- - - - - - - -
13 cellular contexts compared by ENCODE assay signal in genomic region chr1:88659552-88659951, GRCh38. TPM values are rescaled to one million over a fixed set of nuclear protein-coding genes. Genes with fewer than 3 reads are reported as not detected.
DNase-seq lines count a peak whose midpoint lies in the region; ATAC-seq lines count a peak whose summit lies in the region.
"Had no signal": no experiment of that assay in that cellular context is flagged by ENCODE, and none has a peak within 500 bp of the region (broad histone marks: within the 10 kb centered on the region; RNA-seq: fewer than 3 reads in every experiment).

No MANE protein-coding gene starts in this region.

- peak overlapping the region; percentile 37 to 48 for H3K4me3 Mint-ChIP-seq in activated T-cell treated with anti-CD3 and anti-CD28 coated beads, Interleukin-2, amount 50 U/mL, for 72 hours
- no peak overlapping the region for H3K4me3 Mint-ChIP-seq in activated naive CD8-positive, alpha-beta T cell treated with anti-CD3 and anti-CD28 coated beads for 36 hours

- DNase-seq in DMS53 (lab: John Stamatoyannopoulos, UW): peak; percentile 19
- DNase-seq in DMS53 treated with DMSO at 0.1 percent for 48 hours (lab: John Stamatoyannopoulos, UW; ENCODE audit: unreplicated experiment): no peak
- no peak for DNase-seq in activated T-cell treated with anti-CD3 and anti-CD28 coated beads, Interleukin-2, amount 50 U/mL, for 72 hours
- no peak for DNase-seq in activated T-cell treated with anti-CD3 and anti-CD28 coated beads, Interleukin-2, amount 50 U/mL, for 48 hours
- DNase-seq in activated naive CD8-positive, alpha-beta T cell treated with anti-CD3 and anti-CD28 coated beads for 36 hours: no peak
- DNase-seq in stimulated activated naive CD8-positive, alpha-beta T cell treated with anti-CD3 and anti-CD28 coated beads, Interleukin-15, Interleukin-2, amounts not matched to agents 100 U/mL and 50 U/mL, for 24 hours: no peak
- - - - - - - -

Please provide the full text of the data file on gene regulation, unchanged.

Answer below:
13 cellular contexts compared by ENCODE assay signal in genomic region chr1:88659552-88659951, GRCh38. TPM values are rescaled to one million over a fixed set of nuclear protein-coding genes. Genes with fewer than 3 reads are reported as not detected.
DNase-seq lines count a peak whose midpoint lies in the region; ATAC-seq lines count a peak whose summit lies in the region.
"Had no signal": no experiment of that assay in that cellular context is flagged by ENCODE, and none has a peak within 500 bp of the region (broad histone marks: within the 10 kb centered on the region; RNA-seq: fewer than 3 reads in every experiment).

No MANE protein-coding gene starts in this region.

- peak overlapping the region; percentile 37 to 48 for H3K4me3 Mint-ChIP-seq in activated T-cell treated with anti-CD3 and anti-CD28 coated beads, Interleukin-2, amount 50 U/mL, for 72 hours
- no peak overlapping the region for H3K4me3 Mint-ChIP-seq in activated naive CD8-positive, alpha-beta T cell treated with anti-CD3 and anti-CD28 coated beads for 36 hours

- DNase-seq in DMS53 (lab: John Stamatoyannopoulos, UW): peak; percentile 19
- DNase-seq in DMS53 treated with DMSO at 0.1 percent for 48 hours (lab: John Stamatoyannopoulos, UW; ENCODE audit: unreplicated experiment): no peak
- no peak for DNase-seq in activated T-cell treated with anti-CD3 and anti-CD28 coated beads, Interleukin-2, amount 50 U/mL, for 72 hours
- no peak for DNase-seq in activated T-cell treated with anti-CD3 and anti-CD28 coated beads, Interleukin-2, amount 50 U/mL, for 48 hours
- DNase-seq in activated naive CD8-positive, alpha-beta T cell treated with anti-CD3 and anti-CD28 coated beads for 36 hours: no peak
- DNase-seq in stimulated activated naive CD8-positive, alpha-beta T cell treated with anti-CD3 and anti-CD28 coated beads, Interleukin-15, Interleukin-2, amounts not matched to agents 100 U/mL and 50 U/mL, for 24 hours: no peak